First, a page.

Research review shows incentives slow rain forest encroachment
The rate of deforestation in the Brazilian Amazon has declined.
An international team of scientists, including one from Virginia Tech, reviewed published research about policy interventions and commodity market effects, and determined that positive incentives for farmers, counties, and states can do as much to preserve forests as public policies that call for penalties.
"The challenge now is to build upon this progress," the team reports in an article in the June 6 issue of Science. "Some immediate and simple positive incentives for responsible, low-deforestation farmers could be established without major new policies or markets for ecosystem services."
Suggestions include simplified regulatory requirements or discounts on environmental licensing procedures, better terms on pre-harvest packages from commodity suppliers, and lower interest rates or better terms on loans from banks for legally compliant landholders.
"Still, deforestation is only one of the threats to the Amazon region," said Leandro Castello, an assistant professor of fish and wildlife conservation in the College of Natural Resources and Environment at Virginia Tech, a co-author of the review article.
"There is an urgent need to shift the Amazon conservation paradigm to encompass the freshwater ecosystems, which are being rapidly degraded by deforestation and construction of hydroelectric dams," said Castello, who is first author on one of the articles reviewed. "We now know that freshwater ecosystems could be managed through policy and supply chains in a manner similar to that which is being done with deforestation."
Castello, whose specialty is Amazon fisheries, is leading a team from the Woods Hole Research Center and the University of California Santa Barbara, funded by NASA, assessing the impacts on wetlands and river ecosystems caused by extreme climatic events in collaboration with Brazilian scientists.
Additional resources are available through the Virginia Tech News website.
Lynn Davis | Eurek Alert!
Savannahs help to slow climate change
22.05.2015 | Max-Planck-Institut für Biogeochemie
Surviving Harsh Environments Becomes a Death-Trap for Specialist Corals
21.05.2015 | University of Southampton
Physicists have developed an innovative method that could enable the efficient use of nanocomponents in electronic circuits. To achieve this, they have developed a layout in which a nanocomponent is connected to two electrical conductors, which uncouple the electrical signal in a highly efficient manner. The scientists at the Department of Physics and the Swiss Nanoscience Institute at the University of Basel have published their results in the scientific journal “Nature Communications” together with their colleagues from ETH Zurich.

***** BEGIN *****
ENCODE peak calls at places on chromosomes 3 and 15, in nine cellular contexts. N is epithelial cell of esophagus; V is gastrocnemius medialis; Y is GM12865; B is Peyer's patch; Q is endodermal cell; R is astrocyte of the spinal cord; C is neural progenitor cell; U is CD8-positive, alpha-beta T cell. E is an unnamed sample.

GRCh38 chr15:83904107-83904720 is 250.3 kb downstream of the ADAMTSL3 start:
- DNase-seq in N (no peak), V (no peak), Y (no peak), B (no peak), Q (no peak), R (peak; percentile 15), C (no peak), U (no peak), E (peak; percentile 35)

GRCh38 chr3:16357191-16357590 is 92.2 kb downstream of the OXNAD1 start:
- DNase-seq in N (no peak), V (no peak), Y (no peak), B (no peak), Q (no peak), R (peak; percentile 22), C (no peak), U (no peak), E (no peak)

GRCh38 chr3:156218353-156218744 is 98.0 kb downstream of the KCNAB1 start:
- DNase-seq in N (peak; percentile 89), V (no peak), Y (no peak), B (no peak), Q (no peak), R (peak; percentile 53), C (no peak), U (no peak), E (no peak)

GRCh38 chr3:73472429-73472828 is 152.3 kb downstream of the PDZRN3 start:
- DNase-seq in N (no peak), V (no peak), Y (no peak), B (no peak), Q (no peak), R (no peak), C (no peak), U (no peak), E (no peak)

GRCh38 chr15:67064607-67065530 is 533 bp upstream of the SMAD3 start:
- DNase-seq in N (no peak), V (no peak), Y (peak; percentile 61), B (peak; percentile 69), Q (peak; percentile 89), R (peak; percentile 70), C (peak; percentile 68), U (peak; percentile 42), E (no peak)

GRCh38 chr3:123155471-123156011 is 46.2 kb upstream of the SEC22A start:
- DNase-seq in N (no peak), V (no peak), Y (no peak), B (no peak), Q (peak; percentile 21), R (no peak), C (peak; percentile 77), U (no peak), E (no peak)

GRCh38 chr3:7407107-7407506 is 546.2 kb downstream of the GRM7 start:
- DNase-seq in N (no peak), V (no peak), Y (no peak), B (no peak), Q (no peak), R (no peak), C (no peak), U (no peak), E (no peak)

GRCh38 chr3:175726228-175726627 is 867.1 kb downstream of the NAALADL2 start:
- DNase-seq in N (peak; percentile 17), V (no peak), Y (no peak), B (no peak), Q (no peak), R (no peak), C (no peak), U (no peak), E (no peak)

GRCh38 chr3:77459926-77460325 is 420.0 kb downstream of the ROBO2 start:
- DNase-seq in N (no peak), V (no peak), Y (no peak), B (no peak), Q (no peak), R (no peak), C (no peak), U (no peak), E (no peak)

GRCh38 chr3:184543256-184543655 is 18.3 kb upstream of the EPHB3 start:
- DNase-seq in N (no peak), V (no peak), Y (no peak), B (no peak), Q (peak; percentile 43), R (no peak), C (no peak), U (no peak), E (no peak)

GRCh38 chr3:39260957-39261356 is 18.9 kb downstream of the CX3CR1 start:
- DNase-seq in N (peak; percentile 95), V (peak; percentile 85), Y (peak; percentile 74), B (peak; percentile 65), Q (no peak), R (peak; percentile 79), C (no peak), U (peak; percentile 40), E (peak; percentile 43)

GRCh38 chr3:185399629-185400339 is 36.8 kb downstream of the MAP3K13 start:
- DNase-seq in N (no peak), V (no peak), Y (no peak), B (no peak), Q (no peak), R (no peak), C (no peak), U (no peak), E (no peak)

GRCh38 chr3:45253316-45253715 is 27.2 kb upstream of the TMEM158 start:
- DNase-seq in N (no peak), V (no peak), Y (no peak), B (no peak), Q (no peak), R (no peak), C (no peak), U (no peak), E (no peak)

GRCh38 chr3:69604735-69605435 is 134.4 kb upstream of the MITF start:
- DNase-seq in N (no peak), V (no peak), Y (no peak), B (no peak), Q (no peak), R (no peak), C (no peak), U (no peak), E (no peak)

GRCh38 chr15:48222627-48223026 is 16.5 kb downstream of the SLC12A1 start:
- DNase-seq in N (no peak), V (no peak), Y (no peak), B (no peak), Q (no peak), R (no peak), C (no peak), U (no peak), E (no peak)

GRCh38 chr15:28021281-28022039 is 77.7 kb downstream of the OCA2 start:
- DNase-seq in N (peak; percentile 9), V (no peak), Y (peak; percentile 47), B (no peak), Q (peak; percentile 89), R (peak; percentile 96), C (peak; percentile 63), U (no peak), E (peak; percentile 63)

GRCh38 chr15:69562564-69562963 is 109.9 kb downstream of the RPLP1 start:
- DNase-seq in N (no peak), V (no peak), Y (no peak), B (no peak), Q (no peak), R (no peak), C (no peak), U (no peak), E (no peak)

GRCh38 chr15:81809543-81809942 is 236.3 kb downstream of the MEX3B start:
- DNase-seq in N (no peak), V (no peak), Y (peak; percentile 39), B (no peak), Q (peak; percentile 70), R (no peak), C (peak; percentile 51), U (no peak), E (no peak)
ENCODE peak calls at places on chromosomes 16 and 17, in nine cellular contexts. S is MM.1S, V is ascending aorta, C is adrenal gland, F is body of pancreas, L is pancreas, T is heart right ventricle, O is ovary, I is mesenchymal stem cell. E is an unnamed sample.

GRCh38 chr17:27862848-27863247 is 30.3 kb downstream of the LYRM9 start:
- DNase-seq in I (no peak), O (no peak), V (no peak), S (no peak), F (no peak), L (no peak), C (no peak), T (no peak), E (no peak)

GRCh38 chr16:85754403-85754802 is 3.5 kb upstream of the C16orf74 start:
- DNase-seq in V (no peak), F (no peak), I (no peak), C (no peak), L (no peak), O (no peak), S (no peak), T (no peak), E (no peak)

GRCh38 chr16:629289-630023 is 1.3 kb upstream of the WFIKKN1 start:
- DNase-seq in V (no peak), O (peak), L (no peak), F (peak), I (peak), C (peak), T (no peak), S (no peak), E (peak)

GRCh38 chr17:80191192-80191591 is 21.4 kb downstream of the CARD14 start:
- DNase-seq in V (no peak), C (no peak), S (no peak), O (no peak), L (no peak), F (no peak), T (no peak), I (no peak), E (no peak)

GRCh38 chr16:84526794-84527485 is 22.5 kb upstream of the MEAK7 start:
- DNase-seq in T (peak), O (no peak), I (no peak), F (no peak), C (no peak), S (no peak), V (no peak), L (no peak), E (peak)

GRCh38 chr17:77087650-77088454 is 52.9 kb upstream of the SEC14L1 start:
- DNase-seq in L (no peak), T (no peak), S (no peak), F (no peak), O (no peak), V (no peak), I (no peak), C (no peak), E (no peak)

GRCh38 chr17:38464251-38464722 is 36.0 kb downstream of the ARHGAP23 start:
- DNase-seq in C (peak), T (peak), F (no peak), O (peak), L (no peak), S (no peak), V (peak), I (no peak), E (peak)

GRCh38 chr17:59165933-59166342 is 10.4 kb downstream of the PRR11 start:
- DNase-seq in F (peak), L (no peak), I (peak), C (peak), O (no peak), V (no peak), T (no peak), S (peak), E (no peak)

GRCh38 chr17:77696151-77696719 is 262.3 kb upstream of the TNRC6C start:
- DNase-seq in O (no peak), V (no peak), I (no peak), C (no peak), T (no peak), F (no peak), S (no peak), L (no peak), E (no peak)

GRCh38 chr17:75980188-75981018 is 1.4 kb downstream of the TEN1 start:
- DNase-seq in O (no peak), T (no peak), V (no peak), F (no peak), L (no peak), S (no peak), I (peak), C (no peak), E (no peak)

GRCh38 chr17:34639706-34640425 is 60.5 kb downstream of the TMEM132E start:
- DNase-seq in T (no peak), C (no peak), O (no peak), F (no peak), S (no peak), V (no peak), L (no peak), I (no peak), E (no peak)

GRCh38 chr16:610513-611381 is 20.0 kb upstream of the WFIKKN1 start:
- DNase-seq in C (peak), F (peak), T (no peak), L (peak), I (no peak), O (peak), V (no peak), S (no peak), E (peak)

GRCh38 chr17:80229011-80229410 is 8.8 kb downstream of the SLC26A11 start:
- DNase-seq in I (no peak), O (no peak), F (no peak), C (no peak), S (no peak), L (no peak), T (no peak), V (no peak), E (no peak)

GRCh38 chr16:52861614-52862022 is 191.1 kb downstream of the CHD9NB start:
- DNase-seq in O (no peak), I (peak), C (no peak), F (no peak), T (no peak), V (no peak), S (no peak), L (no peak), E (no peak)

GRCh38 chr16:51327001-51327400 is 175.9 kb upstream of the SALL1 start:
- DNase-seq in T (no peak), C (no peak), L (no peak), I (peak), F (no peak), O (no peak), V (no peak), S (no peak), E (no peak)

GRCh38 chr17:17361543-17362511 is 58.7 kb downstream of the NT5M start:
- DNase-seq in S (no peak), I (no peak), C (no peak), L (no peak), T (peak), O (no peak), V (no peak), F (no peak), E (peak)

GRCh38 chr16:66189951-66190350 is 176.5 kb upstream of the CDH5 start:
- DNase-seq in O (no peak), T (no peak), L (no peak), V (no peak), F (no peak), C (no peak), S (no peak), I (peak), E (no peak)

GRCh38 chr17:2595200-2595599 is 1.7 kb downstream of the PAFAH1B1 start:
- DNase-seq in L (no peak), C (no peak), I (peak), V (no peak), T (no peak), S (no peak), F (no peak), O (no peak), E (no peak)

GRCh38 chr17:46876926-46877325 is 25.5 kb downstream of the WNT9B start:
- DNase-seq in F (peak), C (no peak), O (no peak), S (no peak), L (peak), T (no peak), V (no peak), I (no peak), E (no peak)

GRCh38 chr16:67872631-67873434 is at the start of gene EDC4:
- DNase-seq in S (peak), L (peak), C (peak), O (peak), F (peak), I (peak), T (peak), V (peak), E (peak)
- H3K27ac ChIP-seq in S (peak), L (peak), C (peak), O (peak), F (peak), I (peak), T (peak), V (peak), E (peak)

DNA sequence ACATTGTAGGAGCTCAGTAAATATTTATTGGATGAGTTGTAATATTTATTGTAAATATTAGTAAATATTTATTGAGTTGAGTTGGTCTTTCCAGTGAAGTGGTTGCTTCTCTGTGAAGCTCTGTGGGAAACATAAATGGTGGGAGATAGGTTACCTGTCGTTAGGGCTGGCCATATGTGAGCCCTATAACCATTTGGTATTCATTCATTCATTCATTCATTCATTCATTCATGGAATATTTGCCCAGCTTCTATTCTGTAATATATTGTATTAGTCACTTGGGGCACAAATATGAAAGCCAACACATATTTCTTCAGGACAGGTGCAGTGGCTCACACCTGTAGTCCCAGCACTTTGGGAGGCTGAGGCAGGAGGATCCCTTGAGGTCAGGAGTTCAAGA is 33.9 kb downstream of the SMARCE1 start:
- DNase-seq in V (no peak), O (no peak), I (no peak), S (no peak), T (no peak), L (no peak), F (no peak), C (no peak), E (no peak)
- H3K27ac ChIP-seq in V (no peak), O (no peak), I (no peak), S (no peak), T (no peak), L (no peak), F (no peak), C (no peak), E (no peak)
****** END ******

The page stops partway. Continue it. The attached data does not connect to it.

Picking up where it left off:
Electronic components are becoming smaller and smaller. Components measuring just a few nanometers – the size of around ten atoms – are already being produced...
Development and implementation of an advanced automobile parking navigation platform for parking services
To fulfill the requirements of the industry, PolyU researchers developed the Advanced Automobile Parking Navigation Platform, which includes smart devices,...
The world's first electrical car and passenger ferry powered by batteries has entered service in Norway. The ferry only uses 150 kWh per route, which...
On Tuesday, 19 May 2015 the research icebreaker Polarstern will leave its home port in Bremerhaven, setting a course for the Arctic. Led by Dr Ilka Peeken from the Alfred Wegener Institute, Helmholtz Centre for Polar and Marine Research (AWI) a team of 53 researchers from 11 countries will investigate the effects of climate change in the Arctic, from the surface ice floes down to the seafloor.
RV Polarstern will enter the sea-ice zone north of Spitsbergen. Covering two shallow regions on their way to deeper waters, the scientists on board will focus...
Nanoengineers at the University of California, San Diego developed a gel filled with toxin-absorbing nanosponges that could lead to an effective treatment for skin and wound infections caused by MRSA (methicillin-resistant Staphylococcus aureus), an antibiotic-resistant bacteria. This "nanosponge-hydrogel" minimized the growth of skin lesions on mice infected with MRSA - without the use of antibiotics. The researchers recently published their findings online in Advanced Materials.
To make the nanosponge-hydrogel, the team mixed nanosponges, which are nanoparticles that absorb dangerous toxins produced by MRSA, E. coli and other...
20.05.2015 | Event News
18.05.2015 | Event News
12.05.2015 | Event News
22.05.2015 | Materials Sciences
22.05.2015 | Information Technology
22.05.2015 | Materials Sciences